March 2nd 2023
Empire of Light
Weird: The Al Yankovic story - streaming on Paramount+
Alliance Francaise French Film Festival - five reviewed in advance
Oscar nominated Animated Short Films and Live Action Short Films
It's a bumper week. I'm breaking with tradition: the French Film Festival starts next week on March 8th. Instead of reviewing the offerings then, I'll review a few a week early to give you a chance to mull over which films you may like to book advance tickets for. Plus of course the regular new releases and a fun streaming film.
Empire of Light
Dir: Sam Mendes
Length: 115 mins
Hilary (Olivia Colman) is working at a magnificent but fading art deco cinema in the south of England. When Steven (Micheal Ward) joins the staff, the two form a most unexpected bond. He is black, hoping to get into architecture studies, and feels always judged by his skin color. She has recently come out of a stint in a psychiatric institution and her mental health is fragile. Furthermore, her boss (Colin Firth) is always making harassing sexual moves on her. Here is yet another film that has divided the critics big-time. I believe the nay-sayers have certain valid points. Yes, the discrepancy in age between Hilary and Steven is possibly not totally credible and yes, there are important under-explored themes intertwined with the spring/autumn love affair (rising racial tension in 80s England, and the meaning of film in people's lives). But there is something so essentially engaging and human about the characters in this film, and the way they interact. Especially Steven who is multi-faceted and kind, wise beyond his years. Hilary, despite her mental illness and prickliness is given a truth by Colman; her command of the arc of emotions is breath-taking. Toby Jones is also notable as the passionate projectionist, Norman. And the look of the film! Acclaimed cinematographer Roger Deakins is deservedly nominated for an Academy Award this year. It is a film that works really well as a homage to the cinematic experience and to the importance of human connection in all our lives.
|© Searchlight - Colman is impressive, as always|
4 - highly recommended
Dir: Lukas Dhont
Length: 104 mins
Leo (Eden Dambrine) and Remi (Gustave de Waele) are thirteen-year-old best friends, devoted, inseparable and close with each other's families. They are caught somewhere between childhood and growing up. But when they start life at a new school, other children cast aspersions, and Leo finds himself uncomfortable with being seen in this light. His relationship with Remi starts to fracture. I don't want to say more about the plot, except that it involves tragedy, loss of innocence, forgiveness and the meaning of love in its purest form. This Belgian film is remarkable in many ways. For a director to elicit such sublime performances from two young actors is awe-inspiring. The intensely close-up shots of characters' faces keeps the emotion at a heightened level, with the audience able to imagine every nuance of thought. The lead boys are admirably supported by the many other naturalistic performances from all the kids, and standout turns from Lea Drucker as Nathalie, Leo's mother, and Emelie Dequenne as Sophie, Remi's mother. Dhont is a truly talented film-maker who has made an exquisitely beautiful film worthy of its Best International Feature Film nomination at this year's Oscars.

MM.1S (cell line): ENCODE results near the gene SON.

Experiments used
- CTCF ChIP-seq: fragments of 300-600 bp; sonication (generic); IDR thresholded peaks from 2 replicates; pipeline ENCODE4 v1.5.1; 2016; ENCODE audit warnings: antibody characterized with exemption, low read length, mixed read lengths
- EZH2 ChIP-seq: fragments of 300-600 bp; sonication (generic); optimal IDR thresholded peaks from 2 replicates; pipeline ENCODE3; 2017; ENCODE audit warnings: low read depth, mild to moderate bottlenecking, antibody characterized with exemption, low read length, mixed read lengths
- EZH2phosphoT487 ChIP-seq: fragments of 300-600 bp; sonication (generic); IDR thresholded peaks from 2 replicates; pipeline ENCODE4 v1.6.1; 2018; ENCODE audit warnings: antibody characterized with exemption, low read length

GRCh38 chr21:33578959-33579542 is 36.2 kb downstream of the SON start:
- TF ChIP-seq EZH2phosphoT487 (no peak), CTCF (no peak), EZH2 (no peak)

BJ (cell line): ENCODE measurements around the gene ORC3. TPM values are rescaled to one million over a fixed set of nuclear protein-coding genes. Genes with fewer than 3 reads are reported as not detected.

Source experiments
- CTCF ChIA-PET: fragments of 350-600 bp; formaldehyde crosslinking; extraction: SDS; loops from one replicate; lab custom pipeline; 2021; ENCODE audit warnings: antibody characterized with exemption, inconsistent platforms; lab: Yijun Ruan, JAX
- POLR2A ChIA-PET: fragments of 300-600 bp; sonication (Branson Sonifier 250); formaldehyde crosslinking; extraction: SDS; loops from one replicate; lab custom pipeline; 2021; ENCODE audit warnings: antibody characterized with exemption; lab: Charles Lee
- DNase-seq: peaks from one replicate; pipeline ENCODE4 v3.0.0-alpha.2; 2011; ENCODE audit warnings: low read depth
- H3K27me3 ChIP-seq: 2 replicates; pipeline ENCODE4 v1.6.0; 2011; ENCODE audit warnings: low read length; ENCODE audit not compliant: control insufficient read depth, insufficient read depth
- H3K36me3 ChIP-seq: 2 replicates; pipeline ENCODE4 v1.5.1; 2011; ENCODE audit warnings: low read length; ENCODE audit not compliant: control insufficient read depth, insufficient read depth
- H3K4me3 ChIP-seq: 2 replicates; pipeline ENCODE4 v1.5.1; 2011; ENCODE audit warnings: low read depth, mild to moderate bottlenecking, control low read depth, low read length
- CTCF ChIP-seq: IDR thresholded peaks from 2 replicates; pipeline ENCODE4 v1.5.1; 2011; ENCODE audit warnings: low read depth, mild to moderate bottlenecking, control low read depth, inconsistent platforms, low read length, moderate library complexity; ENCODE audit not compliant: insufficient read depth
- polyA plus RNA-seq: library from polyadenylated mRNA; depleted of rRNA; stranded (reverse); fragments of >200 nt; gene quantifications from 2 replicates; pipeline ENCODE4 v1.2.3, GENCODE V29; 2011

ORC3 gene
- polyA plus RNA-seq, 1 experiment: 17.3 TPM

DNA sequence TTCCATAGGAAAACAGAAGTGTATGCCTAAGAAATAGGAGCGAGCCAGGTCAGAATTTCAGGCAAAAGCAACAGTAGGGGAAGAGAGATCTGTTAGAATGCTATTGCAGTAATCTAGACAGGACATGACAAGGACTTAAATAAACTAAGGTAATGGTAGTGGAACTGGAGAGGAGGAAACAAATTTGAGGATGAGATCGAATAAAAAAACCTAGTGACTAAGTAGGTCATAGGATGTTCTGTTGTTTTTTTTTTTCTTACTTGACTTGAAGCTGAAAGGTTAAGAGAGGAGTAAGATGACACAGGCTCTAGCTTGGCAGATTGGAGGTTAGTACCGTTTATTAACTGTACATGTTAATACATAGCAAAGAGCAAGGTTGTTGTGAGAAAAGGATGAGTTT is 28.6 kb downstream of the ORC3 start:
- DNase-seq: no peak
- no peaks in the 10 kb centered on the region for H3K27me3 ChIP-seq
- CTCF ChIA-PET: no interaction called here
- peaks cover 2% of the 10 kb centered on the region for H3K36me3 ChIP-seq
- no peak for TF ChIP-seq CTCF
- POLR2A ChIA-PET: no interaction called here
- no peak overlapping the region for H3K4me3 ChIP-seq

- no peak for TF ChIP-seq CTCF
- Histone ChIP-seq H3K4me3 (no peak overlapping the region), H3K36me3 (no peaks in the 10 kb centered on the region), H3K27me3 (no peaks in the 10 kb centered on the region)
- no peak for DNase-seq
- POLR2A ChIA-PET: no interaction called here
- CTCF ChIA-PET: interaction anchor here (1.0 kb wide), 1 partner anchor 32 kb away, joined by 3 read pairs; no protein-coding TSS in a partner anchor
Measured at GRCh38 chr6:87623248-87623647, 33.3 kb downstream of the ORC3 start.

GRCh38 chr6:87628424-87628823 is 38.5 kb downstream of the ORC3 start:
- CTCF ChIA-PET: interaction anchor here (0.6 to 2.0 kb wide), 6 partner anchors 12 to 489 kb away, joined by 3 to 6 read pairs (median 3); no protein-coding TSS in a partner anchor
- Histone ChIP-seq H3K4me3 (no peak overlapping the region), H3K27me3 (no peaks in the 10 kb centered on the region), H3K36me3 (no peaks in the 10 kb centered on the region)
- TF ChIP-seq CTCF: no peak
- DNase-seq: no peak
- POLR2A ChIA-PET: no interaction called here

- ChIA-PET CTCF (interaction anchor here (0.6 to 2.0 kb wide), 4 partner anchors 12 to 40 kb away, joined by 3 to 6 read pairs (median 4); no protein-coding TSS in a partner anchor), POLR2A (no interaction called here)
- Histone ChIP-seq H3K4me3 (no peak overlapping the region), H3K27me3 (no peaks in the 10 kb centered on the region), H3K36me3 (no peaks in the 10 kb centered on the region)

|© Madman - beautiful boys and a beautiful |
friendship in this heart-wrenching story
4.5 - wholeheartedly recommended
Dir: Michael B Jordan
Length: 116 mins
Adonis Creed (Michael B Jordan) is some three years out of the boxing ring. He runs a successful training gym, organises top level prize fights and has a happy family life. Then someone from his past, Damian (Jonathan Majors), resurfaces after 18 years in prison. This hulking, one-time boxing hopeful wants a shot at a title fight, but his real agenda is to settle a score with Creed. I'm not the ideal person to review boxing films, having a visceral dislike of the sport. That said, there is some good interpersonal drama here, with especially strong tension created between Creed and Damian. Creed's family life is appealing, especially with his feisty little hearing-impaired daughter. The fight scenes are well shot and choreographed with some interesting visual metaphors used in the final big scene. But the logic in me really feels critical of many finer points - how could boxers emerge from such gruelling bouts with so little facial damage, so little blood on their clothes, and still able to walk easily? And why does the plot feel so predictable with so many well-used tropes? That said, I was reasonably entertained, and Jordan is easy on the eye. I have to 'fess up that many other critics are very positive towards this film and concede it will no doubt be a major crowd pleaser for a particular demographic.
|© Universal - the boxing champ is facing some|
serious challenges out of the ring
3 - recommended for the fans, a maybe for all others
Weird: The Al Yankovic Story
Dir: Eric Appel
Length: 108 mins
Streaming on Paramount+
|© Roku/Paramount + - Radcliffe is almost|
unrecognisable in this wildly crazy movie
Weird is definitely the word here! So is FUN! This zany film is at once a semi-truthful biopic of the singer Weird Al Yankovic, but it's also a spoof on his life and work. For those who don't know, Weird Al used to write parodies of well-known songs back in the 80s; his lyrics were both clever and hilarious. Daniel Radcliffe has come a long way from Harry Potter, and he is simply perfect as Weird Al, combining a boyish seriousness with a quasi-lunacy, that just gets wilder as the movie progresses. The plot thread that has Evan Rachel Wood playing Madonna, Weird Al's supposed girlfriend, is a total hoot, while the lampooning of the recording industry also provides some winning scenes. Possibly the less said the better, except to add that some very famous people get their faces into this film.
4 - highly recommended
Alliance Francaise French Film Festival
Opening next week in Melbourne and running March 8 - April 5
Melbourne Palace cinemas